I'm a good progressive. I believe in universal healthcare, family-supporting wages, affirmative action policies, investment in public services like education and libraries, all that good stuff. When I've filled out the candidate questionnaires of interest groups like the Sierra Club, Planned Parenthood and the Human Rights League, I've always gotten high marks, so you know where I stand.
Still, I'm a touch too civil libertarian for some of my allies. Take hate crime penalty enhancers, for example. Although crimes against minority groups hit their victims with full weight of decades or centuries of bias, I don't think that the immediate perpetrators of those crimes should pay for the sins of the ages. I also worry about the First Amendment implications of penalty enhancers. If we are truly free to think and say what we want, why should we punish people for the thoughts they had in their heads when they planned their crimes?
I'm not overlooking the hideousness of hate crimes, believe me. A few years ago, my nephew, the son of my Orthodox Jewish-convert sister, almost bled to death after being shot by a white supremacist on an interstate rampage against blacks, Jews and Asian immigrants. And I can read the paper any morning and find evidence that bigoted, angry people are still hurting those they view as different. Just a couple weeks ago, three women were intentionally struck by a car as they were leaving a gay bar on Milwaukee's South Side. The women stated that the driver was shouting anti-gay slurs as he drove into them.
I know we can find ways to say "No" to discrimination without messing with the Constitution. So I wasn't too happy to hear this week that the Madison city council voted to allow elected and appointed officials to amend their oaths of office with a statement that they will uphold the constitution of the State of Wisconsin except for the part about denying same-sex couples the right to marry.
Anyone who's read my blog knows how strongly I opposed the new constitutional ban on civil unions and same-sex marriage. And anybody who's seen me at an MPS school board meeting knows that I love a good symbolic protest as much as the next lefty. But, still, picking and choosing which parts of the constitution we're going to uphold is a dangerous precedent to set.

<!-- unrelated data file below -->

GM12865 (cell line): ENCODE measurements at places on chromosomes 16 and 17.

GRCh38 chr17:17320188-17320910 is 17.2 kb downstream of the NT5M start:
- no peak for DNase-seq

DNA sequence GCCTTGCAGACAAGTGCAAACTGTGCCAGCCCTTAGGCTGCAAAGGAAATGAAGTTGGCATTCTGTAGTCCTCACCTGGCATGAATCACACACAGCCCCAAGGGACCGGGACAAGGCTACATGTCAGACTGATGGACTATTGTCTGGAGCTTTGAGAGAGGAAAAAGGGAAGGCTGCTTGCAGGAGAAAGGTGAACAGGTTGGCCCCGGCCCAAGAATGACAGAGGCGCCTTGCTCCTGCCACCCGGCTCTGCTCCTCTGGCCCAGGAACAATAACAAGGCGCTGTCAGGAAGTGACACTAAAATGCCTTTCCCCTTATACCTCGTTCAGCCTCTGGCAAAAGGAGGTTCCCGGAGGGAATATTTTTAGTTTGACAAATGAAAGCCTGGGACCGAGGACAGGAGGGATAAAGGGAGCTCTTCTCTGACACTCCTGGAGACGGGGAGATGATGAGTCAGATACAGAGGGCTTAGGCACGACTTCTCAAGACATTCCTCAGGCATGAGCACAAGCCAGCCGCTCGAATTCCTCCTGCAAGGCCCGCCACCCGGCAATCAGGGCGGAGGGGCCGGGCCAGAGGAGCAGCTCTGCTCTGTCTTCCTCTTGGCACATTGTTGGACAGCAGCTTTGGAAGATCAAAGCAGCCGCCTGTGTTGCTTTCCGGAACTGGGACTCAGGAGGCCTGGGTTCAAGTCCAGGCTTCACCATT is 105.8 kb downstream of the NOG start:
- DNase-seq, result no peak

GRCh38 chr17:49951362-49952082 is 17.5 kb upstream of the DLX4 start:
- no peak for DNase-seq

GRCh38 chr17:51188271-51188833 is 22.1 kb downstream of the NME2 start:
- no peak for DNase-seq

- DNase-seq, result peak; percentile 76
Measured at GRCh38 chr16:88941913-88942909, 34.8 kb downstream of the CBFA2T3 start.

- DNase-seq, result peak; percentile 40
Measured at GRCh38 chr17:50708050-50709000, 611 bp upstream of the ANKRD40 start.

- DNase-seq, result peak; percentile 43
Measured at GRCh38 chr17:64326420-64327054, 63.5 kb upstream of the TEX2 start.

When I took my seat on the school board, I had to pledge to uphold the state and U.S. Constitutions, too, and I meant it. I'm with the Madison alderpeople in spirit, though; we've got to get the marriage ban out of our founding document. It's our constitution: right its wrongs.
Jennifer Morales is an elected member of the Milwaukee Board of School Directors, the first person of Latino descent to hold that position. She was first elected in 2001 and was unopposed for re-election in 2005. In 2004, she ran for a seat in the Wisconsin state senate, earning 43% of the vote against a 12-year incumbent.
Previously, she served as the editorial assistant at the educational journal Rethinking Schools; as assistant director of two education policy research centers at UW-Milwaukee; and as the development director for 9to5, National Association of Working Women.
She became the first person in her immediate family to graduate from college, earning a B.A. in Modern Languages and Literatures from Beloit College in 1991.
In addition to her work on the school board, she is a freelance editorial consultant and a mother.